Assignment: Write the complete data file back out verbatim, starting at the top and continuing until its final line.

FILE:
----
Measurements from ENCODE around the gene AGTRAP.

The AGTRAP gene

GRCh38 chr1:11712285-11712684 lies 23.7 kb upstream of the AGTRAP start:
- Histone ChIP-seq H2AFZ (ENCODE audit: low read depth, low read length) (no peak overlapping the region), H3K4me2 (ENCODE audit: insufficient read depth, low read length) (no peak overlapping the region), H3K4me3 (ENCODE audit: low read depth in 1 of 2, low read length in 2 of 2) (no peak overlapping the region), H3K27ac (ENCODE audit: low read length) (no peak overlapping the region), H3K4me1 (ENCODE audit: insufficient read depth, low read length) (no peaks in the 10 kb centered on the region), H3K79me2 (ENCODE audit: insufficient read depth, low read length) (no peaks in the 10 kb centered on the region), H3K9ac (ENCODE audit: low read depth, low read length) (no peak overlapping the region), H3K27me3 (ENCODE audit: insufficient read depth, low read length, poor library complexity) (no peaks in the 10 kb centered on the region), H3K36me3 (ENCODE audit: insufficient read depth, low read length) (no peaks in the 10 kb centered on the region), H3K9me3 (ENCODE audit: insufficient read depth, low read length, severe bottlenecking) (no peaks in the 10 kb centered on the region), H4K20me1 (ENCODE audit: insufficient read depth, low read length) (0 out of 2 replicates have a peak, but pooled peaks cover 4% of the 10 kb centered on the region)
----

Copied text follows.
Measurements from ENCODE around the gene AGTRAP.

The AGTRAP gene

GRCh38 chr1:11712285-11712684 lies 23.7 kb upstream of the AGTRAP start:
- Histone ChIP-seq H2AFZ (ENCODE audit: low read depth, low read length) (no peak overlapping the region), H3K4me2 (ENCODE audit: insufficient read depth, low read length) (no peak overlapping the region), H3K4me3 (ENCODE audit: low read depth in 1 of 2, low read length in 2 of 2) (no peak overlapping the region), H3K27ac (ENCODE audit: low read length) (no peak overlapping the region), H3K4me1 (ENCODE audit: insufficient read depth, low read length) (no peaks in the 10 kb centered on the region), H3K79me2 (ENCODE audit: insufficient read depth, low read length) (no peaks in the 10 kb centered on the region), H3K9ac (ENCODE audit: low read depth, low read length) (no peak overlapping the region), H3K27me3 (ENCODE audit: insufficient read depth, low read length, poor library complexity) (no peaks in the 10 kb centered on the region), H3K36me3 (ENCODE audit: insufficient read depth, low read length) (no peaks in the 10 kb centered on the region), H3K9me3 (ENCODE audit: insufficient read depth, low read length, severe bottlenecking) (no peaks in the 10 kb centered on the region), H4K20me1 (ENCODE audit: insufficient read depth, low read length) (0 out of 2 replicates have a peak, but pooled peaks cover 4% of the 10 kb centered on the region)